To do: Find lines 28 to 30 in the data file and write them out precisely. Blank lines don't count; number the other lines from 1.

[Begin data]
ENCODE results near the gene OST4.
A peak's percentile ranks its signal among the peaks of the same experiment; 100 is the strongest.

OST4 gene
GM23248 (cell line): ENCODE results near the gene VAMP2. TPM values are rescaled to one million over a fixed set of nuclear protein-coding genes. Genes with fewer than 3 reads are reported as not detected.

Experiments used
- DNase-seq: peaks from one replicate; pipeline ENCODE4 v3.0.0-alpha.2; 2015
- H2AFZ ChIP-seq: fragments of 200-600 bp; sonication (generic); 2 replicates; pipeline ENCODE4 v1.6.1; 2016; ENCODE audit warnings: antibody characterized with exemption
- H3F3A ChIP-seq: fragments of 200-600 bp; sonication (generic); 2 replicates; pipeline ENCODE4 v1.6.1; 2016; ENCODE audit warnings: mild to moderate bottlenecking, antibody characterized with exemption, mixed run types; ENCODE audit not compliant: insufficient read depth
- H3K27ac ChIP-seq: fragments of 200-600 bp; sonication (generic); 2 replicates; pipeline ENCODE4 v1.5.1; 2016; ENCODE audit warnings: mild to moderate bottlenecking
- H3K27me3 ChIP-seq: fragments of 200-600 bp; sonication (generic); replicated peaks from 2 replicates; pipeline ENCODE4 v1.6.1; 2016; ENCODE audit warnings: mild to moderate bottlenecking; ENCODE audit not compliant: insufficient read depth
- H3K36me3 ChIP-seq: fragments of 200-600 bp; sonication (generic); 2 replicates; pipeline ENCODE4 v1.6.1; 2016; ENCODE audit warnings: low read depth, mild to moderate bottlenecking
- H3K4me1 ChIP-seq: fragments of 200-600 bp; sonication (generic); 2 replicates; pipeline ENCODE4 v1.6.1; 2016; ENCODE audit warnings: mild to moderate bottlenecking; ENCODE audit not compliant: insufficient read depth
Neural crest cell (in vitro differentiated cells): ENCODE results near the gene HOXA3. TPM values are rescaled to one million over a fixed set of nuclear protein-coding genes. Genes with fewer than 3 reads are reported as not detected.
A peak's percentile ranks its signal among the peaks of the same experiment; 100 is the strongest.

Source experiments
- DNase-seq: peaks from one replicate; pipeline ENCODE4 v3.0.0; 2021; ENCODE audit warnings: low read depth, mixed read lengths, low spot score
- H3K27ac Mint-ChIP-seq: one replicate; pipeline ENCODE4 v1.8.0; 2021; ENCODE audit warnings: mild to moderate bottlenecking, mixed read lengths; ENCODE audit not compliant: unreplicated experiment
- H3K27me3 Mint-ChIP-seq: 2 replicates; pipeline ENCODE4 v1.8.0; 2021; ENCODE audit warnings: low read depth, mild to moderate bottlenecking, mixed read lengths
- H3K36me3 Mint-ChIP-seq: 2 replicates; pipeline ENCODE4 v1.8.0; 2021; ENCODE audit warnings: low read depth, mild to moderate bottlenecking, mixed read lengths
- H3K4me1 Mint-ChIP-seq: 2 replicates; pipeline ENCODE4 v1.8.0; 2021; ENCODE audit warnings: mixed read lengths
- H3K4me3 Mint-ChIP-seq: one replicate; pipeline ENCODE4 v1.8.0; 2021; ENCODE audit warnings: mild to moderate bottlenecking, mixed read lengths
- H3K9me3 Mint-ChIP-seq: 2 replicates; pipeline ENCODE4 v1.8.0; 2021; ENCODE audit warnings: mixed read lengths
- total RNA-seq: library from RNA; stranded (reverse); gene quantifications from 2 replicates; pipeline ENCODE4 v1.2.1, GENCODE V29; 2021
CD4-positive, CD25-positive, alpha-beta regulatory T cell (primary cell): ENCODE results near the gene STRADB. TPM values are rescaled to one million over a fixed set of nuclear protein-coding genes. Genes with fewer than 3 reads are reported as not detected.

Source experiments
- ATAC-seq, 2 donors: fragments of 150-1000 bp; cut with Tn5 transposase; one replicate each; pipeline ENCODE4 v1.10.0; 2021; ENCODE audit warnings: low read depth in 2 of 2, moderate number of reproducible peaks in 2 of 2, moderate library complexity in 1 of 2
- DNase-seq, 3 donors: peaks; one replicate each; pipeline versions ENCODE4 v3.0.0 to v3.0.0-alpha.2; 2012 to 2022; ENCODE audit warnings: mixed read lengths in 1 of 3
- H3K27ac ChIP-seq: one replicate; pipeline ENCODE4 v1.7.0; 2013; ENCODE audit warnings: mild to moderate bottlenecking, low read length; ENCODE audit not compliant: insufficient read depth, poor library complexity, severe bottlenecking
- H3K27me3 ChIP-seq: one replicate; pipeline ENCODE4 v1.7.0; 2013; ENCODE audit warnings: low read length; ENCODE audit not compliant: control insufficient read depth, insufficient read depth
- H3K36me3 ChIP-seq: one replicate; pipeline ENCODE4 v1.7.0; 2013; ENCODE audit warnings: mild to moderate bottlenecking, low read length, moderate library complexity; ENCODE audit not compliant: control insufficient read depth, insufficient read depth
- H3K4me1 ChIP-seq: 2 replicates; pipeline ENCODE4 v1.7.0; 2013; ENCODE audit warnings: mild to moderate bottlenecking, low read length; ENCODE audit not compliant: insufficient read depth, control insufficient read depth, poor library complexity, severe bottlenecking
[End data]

- H3K27ac ChIP-seq: one replicate; pipeline ENCODE4 v1.7.0; 2013; ENCODE audit warnings: mild to moderate bottlenecking, low read length; ENCODE audit not compliant: insufficient read depth, poor library complexity, severe bottlenecking
- H3K27me3 ChIP-seq: one replicate; pipeline ENCODE4 v1.7.0; 2013; ENCODE audit warnings: low read length; ENCODE audit not compliant: control insufficient read depth, insufficient read depth
- H3K36me3 ChIP-seq: one replicate; pipeline ENCODE4 v1.7.0; 2013; ENCODE audit warnings: mild to moderate bottlenecking, low read length, moderate library complexity; ENCODE audit not compliant: control insufficient read depth, insufficient read depth